Physician Relations: Learn IN the Field

By: Kriss Barlow, RN, MBA | kbarlow@barlowmccarthy.com

Physician relations teams spend a lot of time and attention learning FOR their field work. We focus on understanding the clinical offerings, new members of the medical staff, changes in process, schedules and what the service lines want us to tell the doctors. Much effort is devoted to preparing the message or developing questions for meeting with the doctor and practice. Preparation is essential, but learning does not stop there, it’s a dynamic process. For great field staff, almost equal time and effort is spent learning FROM the field. It’s patient and persistent attention to what’s said, what’s inferred and what’s observed that can make the difference. Consider these ideas and build your own ideas to ensure you are maximizing your field observations.

  1. “I spy with my little eye.” Clues to practice culture, financial strength and changes may be right in front of your eyes. We all observe the waiting room crowd. Make note of changes. If the areas used to be well maintained and are not so now, it may be an indication of tightening financials for the private group. If you see more and more materials from a competing facility it should grab your attention too. The power of observation is such a great tool. Pay attention and then consider whether it’s something to talk about with the practice members or just store in your brain.
  2. Really listen. Some people tend to listen so they can prepare their next statement. When we are new in the role, it’s easy to do this. With time and maturity, there is opportunity to listen better- to hear what is said, why they may be saying what they are and what they never seem to say. Be patient, let them tell you as they are ready but set the stage by listening and guiding the conversation.
  3. It’s chilly in here. The tone and temperature of the practice- both staff and doctor- are clues about your style, your organization’s perception or it can be an indication of internal change. Pay attention to changes in receptivity. Consider what has changed and factors that may have precipitated the negative climate. Determine whether to address, solve or ignore the issue based on smart business process.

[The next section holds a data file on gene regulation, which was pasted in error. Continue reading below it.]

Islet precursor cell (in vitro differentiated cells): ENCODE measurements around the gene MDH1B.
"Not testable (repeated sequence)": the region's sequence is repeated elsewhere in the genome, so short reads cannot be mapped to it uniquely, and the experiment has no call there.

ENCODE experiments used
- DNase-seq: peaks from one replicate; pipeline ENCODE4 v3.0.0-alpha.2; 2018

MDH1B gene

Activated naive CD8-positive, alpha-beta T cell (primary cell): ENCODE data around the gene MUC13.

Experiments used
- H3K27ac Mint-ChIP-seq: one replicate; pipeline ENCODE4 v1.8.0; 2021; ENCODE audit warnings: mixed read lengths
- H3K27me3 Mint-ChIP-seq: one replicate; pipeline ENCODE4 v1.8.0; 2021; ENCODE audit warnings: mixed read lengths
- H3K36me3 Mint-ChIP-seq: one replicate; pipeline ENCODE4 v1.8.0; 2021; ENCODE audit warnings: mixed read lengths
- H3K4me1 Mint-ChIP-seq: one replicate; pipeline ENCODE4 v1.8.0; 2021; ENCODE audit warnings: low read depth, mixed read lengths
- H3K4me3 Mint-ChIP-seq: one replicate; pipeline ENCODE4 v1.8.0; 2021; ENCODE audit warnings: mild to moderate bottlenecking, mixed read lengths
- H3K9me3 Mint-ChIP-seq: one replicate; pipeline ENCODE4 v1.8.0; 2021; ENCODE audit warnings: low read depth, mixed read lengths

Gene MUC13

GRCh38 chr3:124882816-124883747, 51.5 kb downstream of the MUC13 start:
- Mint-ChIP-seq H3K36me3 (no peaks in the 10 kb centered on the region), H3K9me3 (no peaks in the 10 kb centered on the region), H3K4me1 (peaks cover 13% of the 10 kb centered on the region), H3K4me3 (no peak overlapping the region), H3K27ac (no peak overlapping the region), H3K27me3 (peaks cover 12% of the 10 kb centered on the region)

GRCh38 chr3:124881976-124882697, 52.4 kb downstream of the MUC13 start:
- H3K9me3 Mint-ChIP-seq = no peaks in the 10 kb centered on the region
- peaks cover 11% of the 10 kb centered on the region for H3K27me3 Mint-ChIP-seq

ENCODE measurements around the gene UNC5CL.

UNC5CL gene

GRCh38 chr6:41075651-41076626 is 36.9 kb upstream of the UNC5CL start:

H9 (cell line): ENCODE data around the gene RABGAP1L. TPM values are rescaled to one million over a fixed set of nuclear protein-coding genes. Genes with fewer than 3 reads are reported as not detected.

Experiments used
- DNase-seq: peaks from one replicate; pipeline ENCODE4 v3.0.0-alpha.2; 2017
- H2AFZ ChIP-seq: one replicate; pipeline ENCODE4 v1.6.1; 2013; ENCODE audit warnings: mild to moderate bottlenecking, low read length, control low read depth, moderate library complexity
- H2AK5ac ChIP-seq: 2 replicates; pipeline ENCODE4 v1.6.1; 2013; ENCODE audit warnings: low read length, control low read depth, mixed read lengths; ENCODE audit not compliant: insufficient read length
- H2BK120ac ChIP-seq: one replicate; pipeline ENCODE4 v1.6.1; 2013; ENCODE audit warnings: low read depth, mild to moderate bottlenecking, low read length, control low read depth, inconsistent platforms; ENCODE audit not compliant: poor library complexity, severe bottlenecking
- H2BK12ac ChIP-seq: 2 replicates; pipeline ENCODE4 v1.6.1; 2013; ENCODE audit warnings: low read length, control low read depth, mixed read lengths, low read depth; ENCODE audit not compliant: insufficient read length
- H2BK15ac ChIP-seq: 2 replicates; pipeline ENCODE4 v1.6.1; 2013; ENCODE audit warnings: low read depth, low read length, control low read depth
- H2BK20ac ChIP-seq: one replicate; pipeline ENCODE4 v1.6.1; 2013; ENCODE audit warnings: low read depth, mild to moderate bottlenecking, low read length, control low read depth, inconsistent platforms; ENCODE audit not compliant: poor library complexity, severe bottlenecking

1. Let’s start with you. If you were warmly greeted in your first meetings and now you are not, don’t be afraid to get a little introspective. An example, “I used to get to meet with the doctor, now my only conversations are with the staff.” It may be a policy change, or it may be something about your early meeting(s).  Do an internal assessment of your style and approach to determine where things went south. Own it and create a plan to get back on track.
    2. My organization. At times business decisions, like aligning with another group or changing a compensation model aggravate the doctor, practice administrator, team or all the above. Evaluate what it is and then create a plan to address it or not. The strategy around this may be bigger than you so ask for internal support with the message or their presence at a meeting if you need it.
    3. Their practice. Sometimes the change of mood in a practice is because business or personal challenges become more transparent than they should. Be super sensitive to this and align your relationship strategy. It may be shift to doing only individual meetings, maybe you offer more choices that can be customized by individual, maybe you slow down a bit in your funnel management or maybe you just make sure to demonstrate the right level of empathy.
  4. Practices have a personality.  What’s the practice culture? How do they connect with each other? What do they use to learn new information? It’s the old “different strokes for different folks”. Observe and then test the tools in early conversations and it will allow you to customize your approach to match their style
  5. What can you infer about the team dynamics? Some practices are very hierarchical, others have a total team approach.  I was with a doctor last week who totally relied on her nurse to do all patient education. Is the doctor time-sensitive? Listen to the conversation to see if they are practice-inclusive and mention other partners or if the conversation is all about them. Use the same type of language when you talk about patients and services.

Observation coupled with a healthy intuition can teach us so much about the practices.  For some people this happens naturally, for others it requires special brain power. Weigh in and share your observations and the impact on your field success.

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